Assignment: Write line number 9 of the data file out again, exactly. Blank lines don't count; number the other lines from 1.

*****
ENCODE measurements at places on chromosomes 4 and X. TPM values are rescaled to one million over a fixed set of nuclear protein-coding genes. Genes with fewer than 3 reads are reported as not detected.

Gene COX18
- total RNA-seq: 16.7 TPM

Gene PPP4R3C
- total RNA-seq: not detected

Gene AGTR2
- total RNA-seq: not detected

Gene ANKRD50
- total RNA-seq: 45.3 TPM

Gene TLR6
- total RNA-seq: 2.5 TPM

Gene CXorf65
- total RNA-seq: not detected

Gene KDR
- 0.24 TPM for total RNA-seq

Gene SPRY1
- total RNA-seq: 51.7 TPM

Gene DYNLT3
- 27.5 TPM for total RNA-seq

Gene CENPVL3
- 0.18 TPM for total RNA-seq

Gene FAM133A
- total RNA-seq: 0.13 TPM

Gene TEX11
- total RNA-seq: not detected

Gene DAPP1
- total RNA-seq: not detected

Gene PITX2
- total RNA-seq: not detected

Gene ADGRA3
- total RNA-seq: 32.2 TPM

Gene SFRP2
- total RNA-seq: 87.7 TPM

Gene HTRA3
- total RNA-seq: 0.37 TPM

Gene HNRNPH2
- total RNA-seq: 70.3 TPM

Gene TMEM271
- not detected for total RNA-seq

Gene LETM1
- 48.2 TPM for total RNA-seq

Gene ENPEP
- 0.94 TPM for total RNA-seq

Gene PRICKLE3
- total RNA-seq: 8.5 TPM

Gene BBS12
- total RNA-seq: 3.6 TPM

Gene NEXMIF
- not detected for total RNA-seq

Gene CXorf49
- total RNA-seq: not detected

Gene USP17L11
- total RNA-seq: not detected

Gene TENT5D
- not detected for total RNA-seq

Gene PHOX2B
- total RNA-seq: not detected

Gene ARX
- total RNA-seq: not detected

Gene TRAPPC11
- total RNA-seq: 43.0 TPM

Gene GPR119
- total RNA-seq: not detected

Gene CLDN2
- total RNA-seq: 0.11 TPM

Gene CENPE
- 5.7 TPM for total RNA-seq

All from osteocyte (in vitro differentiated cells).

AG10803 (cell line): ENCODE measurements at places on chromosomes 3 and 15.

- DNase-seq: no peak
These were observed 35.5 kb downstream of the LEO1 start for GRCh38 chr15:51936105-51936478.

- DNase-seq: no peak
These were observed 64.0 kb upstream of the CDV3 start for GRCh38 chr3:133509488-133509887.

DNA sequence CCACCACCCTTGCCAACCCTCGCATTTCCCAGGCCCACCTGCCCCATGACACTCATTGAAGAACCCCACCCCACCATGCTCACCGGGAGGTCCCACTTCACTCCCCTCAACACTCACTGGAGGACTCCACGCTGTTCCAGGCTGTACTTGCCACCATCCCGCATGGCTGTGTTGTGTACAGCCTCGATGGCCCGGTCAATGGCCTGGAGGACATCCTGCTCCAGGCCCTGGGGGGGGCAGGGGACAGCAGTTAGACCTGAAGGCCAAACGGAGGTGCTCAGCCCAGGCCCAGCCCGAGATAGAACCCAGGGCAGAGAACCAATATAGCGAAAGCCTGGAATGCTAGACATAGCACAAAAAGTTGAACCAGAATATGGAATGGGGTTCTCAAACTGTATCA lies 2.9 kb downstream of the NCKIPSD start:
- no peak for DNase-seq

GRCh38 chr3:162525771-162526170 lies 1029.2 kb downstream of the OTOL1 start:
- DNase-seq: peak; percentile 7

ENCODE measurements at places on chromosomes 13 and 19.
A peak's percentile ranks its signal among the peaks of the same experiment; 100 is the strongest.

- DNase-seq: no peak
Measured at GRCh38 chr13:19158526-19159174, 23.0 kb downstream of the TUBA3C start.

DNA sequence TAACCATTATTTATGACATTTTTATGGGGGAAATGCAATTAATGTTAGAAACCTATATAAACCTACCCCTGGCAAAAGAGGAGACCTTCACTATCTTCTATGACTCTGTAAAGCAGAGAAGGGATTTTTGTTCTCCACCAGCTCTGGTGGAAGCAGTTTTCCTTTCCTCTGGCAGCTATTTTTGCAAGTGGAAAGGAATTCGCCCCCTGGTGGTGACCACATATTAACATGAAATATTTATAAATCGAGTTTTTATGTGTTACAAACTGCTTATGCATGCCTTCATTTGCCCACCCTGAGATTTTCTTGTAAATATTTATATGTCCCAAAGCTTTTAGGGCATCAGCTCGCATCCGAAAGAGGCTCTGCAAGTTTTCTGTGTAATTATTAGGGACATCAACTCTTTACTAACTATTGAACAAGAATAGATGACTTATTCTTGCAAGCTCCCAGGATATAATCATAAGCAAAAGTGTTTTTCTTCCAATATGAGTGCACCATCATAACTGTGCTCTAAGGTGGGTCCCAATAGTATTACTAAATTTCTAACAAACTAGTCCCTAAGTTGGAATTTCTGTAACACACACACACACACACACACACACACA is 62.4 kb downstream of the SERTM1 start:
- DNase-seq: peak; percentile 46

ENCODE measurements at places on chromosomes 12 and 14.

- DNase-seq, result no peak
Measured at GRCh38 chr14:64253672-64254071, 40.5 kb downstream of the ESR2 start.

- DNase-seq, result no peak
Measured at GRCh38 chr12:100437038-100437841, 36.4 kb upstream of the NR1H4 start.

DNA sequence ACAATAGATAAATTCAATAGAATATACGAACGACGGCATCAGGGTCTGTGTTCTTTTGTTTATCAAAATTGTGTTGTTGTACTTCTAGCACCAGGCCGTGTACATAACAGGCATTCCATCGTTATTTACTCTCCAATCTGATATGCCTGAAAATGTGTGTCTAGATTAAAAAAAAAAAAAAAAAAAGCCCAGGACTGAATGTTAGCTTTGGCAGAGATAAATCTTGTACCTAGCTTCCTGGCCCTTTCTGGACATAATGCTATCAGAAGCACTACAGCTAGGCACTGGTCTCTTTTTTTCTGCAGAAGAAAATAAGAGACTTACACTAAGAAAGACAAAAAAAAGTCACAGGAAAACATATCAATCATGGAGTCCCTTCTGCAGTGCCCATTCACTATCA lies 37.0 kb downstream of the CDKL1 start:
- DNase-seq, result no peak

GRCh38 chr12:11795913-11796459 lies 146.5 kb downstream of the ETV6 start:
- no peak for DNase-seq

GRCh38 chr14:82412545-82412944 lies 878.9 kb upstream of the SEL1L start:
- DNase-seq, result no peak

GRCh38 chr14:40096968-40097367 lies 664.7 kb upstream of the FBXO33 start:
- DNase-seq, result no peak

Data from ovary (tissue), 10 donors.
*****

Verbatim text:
- total RNA-seq: 45.3 TPM